The White House hosted its second Tribal Native Summit this week, where it outlined how the Biden administration will spend more than $45 billion for "Tribal communities and Native people."
"I made a commitment that my administration would prioritize and respect Nation to Nation relationships," President Joe Biden said Wednesday at the summit, which brought tribal leaders from across the country to Washington, D.C.
More than 20 federal agencies laid out proposals for how this massive sum of money would be spent on Native issues. From attempting to revitalize old tribal languages to putting up new Native-themed decorations at a federal agency, it is unclear how most of the spending spree will improve everyday life in the Native population.
Here are some of the most bizarre ways the Biden administration plans to spend the $45 billion.
1. Decorating a hallway at the Department of Health and Human Services
Employees at the Department of Health and Human Services will soon have "visibility of Tribal Nations as Nation-to-Nation partners" every single day. The agency is set to unveil plans for a new "Hall of Tribal Nations" at its Washington, D.C., headquarters, the White House says.
The hall, set to be complete in the next few months, will be decorated with tribal flags.
2. Revitalizing Native Languages
Americans across the country must be aware of the "crisis of Native language loss" and the "urgency for immediate action" to revitalize lost languages, according to a White House fact sheet.
To address the urgent crisis, the administration promised a 10-Year National Plan on Native Language Revitalization, which will focus first on "establishing a formal policy recognizing the role that the United States government played in erasing Native languages and affirming the need for federal resources and support for Native language revitalization."
The administration says it wants Native languages integrated back into "mainstream society." It is still working on identifying how exactly to fund this initiative.
It is unclear which languages the administration wants to integrate. According to the Indigenous Language Institute, there are nearly 200 languages still spoken in the Native population. Three-quarters of the population, however, just speak English.
3. Promoting "Indigenous Knowledge" in Federal Agencies
The White House is unveiling guidance to use "Indigenous Knowledge" in federal policymaking. The administration crafted this "first-of-its-kind" guidance to elevate indigenous "observations," "oral and written knowledge," and "practices" in government research and decision-making.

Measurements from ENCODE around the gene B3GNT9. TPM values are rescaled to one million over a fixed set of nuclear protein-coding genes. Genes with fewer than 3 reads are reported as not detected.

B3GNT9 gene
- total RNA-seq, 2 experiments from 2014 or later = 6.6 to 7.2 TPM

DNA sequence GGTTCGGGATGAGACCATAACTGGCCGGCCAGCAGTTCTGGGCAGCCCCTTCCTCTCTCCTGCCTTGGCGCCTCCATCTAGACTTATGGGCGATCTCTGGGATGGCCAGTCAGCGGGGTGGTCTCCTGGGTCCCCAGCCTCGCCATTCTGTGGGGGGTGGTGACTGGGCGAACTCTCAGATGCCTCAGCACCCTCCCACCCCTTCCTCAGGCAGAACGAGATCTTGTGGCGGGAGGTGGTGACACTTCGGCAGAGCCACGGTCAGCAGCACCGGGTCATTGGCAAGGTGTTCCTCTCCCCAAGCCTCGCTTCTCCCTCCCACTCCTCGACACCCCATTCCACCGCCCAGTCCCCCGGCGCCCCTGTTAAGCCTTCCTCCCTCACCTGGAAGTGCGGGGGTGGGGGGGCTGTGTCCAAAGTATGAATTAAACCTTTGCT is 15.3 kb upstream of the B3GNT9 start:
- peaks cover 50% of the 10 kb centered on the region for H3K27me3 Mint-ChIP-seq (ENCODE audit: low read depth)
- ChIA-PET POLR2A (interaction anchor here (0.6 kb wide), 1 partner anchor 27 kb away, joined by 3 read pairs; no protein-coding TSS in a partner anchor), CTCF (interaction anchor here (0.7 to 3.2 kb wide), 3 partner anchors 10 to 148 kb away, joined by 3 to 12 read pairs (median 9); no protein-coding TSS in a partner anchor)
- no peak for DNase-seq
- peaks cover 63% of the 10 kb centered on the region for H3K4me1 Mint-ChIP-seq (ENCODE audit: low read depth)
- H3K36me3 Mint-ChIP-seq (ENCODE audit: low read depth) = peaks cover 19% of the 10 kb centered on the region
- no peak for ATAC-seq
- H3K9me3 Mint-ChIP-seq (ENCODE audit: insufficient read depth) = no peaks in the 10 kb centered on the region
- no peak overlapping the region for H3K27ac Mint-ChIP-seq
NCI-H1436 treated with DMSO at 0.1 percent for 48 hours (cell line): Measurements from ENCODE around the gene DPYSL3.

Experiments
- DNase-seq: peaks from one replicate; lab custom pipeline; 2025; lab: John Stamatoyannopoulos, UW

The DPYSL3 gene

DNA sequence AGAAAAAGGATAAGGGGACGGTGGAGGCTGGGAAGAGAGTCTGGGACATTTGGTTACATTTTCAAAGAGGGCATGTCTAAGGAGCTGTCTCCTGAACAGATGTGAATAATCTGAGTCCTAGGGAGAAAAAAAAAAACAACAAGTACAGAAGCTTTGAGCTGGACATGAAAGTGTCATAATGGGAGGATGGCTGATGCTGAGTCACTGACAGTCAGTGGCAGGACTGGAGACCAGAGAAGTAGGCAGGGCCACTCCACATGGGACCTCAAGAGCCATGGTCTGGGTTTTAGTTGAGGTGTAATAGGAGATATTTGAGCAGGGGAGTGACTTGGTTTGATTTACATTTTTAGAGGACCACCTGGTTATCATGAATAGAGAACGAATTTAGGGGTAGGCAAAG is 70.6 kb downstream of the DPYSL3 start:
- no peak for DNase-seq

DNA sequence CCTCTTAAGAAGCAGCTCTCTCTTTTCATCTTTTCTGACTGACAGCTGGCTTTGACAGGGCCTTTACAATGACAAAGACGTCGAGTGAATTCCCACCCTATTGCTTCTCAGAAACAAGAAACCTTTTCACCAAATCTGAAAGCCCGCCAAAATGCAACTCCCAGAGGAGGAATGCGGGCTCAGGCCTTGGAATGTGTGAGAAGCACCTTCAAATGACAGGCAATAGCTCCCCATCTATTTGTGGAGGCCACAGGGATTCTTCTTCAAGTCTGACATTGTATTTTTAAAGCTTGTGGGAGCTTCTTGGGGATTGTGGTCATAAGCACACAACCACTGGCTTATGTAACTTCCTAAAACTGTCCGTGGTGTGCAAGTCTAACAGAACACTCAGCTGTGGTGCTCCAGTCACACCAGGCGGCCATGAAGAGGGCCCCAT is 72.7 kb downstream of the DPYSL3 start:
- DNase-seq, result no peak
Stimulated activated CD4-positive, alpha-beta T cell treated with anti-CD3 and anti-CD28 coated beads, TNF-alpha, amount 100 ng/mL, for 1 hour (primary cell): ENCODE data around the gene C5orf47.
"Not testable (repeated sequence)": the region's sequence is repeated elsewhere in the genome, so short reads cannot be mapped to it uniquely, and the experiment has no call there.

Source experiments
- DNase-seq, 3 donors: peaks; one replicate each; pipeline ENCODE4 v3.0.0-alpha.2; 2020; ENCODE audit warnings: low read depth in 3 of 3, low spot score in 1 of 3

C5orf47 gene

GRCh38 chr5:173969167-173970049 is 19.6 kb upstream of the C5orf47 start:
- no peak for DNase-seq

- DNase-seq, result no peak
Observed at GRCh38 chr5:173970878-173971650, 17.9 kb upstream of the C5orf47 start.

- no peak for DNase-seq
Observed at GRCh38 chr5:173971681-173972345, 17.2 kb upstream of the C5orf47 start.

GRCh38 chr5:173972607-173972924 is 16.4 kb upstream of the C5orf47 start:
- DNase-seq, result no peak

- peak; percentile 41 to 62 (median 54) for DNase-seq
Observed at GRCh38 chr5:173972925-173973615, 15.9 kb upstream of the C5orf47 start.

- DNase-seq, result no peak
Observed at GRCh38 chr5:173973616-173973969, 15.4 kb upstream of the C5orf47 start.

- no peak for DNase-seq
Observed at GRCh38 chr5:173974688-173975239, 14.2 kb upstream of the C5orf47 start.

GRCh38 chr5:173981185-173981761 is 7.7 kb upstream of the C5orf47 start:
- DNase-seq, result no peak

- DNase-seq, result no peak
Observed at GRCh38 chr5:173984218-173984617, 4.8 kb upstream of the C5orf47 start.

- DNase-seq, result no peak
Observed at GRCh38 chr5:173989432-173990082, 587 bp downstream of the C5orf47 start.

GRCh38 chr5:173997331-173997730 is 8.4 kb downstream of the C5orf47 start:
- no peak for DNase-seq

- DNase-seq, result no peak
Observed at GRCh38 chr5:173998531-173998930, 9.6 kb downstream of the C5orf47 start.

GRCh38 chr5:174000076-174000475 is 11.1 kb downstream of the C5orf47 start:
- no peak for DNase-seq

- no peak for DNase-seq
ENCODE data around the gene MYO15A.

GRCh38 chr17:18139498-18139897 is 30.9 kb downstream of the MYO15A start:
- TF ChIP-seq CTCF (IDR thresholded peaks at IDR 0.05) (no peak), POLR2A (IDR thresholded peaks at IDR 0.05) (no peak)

Among other issues, the federal government will rely on Indigenous Knowledge to address environmental sustainability and "responsible stewardship" of natural resources, according to the White House.
4. Helping Native Communities Relocate Over Threat of Climate Change
The Department of Interior is making a "vital investment" of $135 million to help tribes face the "growing risks" of climate change.
Three tribes "at risk of being washed away," Biden said Wednesday, will receive $25 million each. The money will help provide "early learning opportunities" on how to move their communities away from water.
The relocations will provide "long-term resilience" from the "imminent" and "immediate" threat of climate change, according to a department press release.
One in 10 Native people, meanwhile, lack access to clean water or basic sanitation.
5. Installing Electric Vehicle Infrastructure on Native Lands
The Biden administration wants to ensure Native communities are a part of the "EV future of the country," according to the White House. Ten federal agencies will coordinate in building up tribal access to electric vehicles, including providing zero-emissions school buses, helping tribes purchase "EV fleet vehicles," and "supporting Tribal Nations’ roles in the EV battery supply chain."
While the White House looks to expand access to electric vehicles among tribal communities, 14 percent of Native households on reservations have no access to electricity.
6. Prioritizing Environmental Justice
The Department of Justice will host an "Environmental Justice Convening" in 2023. It will address "harms" caused by "environmental crimes" against tribal communities, including pollution and climate change.
7. Restoring Bison Populations
The United States Department of Agriculture will work to "restore bison populations" and "promote species conservation." They will work closely with the InterTribal Buffalo Council to "assist Tribes in developing new bison herds." The initiative will also release a handbook and "hands-on" curriculum for Native people.